• Price When Reviewed: 485 . 139 . 775 . 275

  • Pros: Fantastic new view options make for a more positive experience; toning tools improved; Content Aware Scaling works well.

  • Cons: Pricey; full support for new view and workflow functionality requires Vista or OS X 10.4+ plus Open GL graphics card.

  • Expert Rating: We rate this 9 out of 10We rate this 9 out of 10We rate this 9 out of 10We rate this 9 out of 10We rate this 9 out of 10 Best Buy We rate this 9 out of 10

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There is one new adjustment option – Vibrance – which has been borrowed directly from Camera Raw, and a Target Adjustment tool, which has been adopted from Lightroom. This allows you to click and drag on an area of the image to perform selected adjustments interactively; a feature that will be particularly useful to Curves novices and veterans alike.

Masks have been given a similar face-lift. You now manage these through the appropriately named panel, which more or less duplicates existing mask functionality, with the addition of the ability to feather vector masks, and adjust mask density (think in terms of opacity).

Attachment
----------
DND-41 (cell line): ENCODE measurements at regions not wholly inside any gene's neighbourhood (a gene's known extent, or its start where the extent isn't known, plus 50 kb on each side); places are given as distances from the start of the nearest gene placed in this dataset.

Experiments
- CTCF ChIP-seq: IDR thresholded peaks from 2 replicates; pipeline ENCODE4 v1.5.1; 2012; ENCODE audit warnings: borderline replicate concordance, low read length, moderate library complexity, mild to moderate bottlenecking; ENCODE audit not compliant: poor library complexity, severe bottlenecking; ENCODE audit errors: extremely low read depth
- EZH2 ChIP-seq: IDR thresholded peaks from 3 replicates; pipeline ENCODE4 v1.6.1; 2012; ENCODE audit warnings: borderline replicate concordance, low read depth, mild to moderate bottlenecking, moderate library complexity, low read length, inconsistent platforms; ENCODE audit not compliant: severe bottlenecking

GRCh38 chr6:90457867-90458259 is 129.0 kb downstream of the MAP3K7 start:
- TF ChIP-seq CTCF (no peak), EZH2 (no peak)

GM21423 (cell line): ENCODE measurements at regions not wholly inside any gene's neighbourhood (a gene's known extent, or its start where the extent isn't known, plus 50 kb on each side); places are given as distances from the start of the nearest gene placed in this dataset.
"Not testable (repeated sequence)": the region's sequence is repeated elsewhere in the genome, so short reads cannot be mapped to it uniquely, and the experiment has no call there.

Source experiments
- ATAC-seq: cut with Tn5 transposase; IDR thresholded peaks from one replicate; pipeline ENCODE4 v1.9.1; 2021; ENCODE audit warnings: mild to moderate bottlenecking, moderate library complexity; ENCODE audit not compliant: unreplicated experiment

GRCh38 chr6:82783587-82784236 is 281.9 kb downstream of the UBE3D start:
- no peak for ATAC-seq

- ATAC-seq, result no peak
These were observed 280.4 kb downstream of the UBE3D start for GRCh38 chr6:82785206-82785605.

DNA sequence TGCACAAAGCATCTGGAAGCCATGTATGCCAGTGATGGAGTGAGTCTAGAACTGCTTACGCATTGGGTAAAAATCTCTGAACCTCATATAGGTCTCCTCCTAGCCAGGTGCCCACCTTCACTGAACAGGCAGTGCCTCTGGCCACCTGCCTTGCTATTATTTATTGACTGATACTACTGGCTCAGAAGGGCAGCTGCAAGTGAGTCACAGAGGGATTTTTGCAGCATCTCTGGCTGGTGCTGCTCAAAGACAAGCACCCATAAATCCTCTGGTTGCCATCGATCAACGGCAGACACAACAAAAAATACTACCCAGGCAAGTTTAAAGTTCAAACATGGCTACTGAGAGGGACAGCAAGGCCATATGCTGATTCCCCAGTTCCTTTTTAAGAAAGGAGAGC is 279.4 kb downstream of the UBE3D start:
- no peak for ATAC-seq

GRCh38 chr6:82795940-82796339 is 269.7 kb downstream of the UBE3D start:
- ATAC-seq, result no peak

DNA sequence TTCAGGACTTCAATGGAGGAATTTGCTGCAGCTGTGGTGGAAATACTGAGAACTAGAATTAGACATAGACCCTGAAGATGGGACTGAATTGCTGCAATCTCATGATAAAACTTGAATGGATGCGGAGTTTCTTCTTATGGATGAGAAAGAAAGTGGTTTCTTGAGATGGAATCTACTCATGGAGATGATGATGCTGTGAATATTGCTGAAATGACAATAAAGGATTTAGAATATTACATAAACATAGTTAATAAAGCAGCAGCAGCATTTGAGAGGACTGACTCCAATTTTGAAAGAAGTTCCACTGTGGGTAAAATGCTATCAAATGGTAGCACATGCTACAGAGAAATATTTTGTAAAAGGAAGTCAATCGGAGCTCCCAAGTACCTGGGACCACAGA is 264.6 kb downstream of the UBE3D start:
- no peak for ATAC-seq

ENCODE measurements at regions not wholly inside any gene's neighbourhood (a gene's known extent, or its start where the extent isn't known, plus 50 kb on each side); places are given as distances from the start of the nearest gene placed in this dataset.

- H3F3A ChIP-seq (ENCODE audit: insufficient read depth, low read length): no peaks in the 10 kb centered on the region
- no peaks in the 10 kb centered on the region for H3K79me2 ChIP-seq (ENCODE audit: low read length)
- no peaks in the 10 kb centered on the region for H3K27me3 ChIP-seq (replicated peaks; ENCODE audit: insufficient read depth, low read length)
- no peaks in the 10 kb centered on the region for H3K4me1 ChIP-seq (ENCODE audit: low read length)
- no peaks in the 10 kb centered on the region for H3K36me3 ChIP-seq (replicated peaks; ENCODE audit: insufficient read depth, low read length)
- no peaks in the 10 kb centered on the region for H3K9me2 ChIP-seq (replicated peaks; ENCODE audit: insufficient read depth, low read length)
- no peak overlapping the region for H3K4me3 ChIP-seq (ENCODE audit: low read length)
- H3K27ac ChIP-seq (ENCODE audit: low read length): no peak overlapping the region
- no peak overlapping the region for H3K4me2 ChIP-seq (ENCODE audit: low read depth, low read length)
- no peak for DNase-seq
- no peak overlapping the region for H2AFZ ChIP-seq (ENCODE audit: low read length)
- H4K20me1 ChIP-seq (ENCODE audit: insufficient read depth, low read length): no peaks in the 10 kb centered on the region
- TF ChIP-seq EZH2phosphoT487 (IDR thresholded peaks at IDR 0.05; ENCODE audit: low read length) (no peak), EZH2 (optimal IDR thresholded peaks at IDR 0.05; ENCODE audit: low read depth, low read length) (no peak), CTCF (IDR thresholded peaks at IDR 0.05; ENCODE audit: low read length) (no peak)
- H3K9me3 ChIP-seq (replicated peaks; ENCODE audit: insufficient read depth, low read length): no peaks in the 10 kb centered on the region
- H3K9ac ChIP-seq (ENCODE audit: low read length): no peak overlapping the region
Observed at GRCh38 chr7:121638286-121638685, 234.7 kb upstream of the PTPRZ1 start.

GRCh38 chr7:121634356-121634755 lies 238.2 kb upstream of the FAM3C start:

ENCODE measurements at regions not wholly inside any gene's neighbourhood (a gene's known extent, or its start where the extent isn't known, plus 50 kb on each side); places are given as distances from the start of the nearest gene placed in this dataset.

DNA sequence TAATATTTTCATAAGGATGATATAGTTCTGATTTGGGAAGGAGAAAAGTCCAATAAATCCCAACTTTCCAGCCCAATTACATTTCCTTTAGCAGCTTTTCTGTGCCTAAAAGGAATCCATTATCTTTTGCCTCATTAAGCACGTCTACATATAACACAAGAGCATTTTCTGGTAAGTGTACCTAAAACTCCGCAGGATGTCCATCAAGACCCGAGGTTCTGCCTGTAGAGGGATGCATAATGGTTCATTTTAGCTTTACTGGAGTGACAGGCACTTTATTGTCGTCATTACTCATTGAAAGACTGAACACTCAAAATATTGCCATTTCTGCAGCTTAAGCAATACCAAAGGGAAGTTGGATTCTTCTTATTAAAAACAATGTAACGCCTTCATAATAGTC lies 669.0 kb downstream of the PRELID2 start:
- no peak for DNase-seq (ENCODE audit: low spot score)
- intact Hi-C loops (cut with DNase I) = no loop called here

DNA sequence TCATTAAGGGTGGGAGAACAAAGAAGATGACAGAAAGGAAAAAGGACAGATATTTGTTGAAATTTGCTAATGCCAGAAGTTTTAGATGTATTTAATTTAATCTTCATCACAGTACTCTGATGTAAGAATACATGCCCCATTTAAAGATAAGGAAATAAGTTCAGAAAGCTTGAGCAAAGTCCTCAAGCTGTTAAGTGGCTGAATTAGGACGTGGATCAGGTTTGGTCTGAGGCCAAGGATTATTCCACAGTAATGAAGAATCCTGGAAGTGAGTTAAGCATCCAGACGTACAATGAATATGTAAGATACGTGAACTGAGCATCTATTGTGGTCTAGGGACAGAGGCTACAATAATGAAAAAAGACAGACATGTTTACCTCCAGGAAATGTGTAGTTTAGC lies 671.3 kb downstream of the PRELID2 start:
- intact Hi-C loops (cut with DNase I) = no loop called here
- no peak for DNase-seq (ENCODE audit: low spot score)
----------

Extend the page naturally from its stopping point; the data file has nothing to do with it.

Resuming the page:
One major plus is CS4’s introduction of new toning tools, and its improvement of others. Burn and Dodge are now both wonder-tools, allowing you to paint with almost total impunity. The damage that was once so easy to cause using these tools is a thing of the past.

Once you’ve selected the ‘Protect Tones’ checkbox, you can paint in shade and light directly, change your mind and paint the opposite way, repeatedly without destroying your image. The Sponge tool has also been improved, albeit not to the same extent.

Content Aware Scaling is a new inclusion that’s getting a lot of attention. The technology examines the image being scaled for areas of detail, and using a complex algorithm determines relative importance of different parts of the scene. This enables you to convert a landscape image into a portrait image without impacting the dimensions of the primary subject matter – be it a person, car or tree.

This function does a pretty good job straight out the box, but there are tools to help you alert Photoshop to important areas of an image. This is poised to become a favourite of the designer’s toolbox, as it offers an effective solution to the frequently encountered ‘great image, wrong orientation’ problem.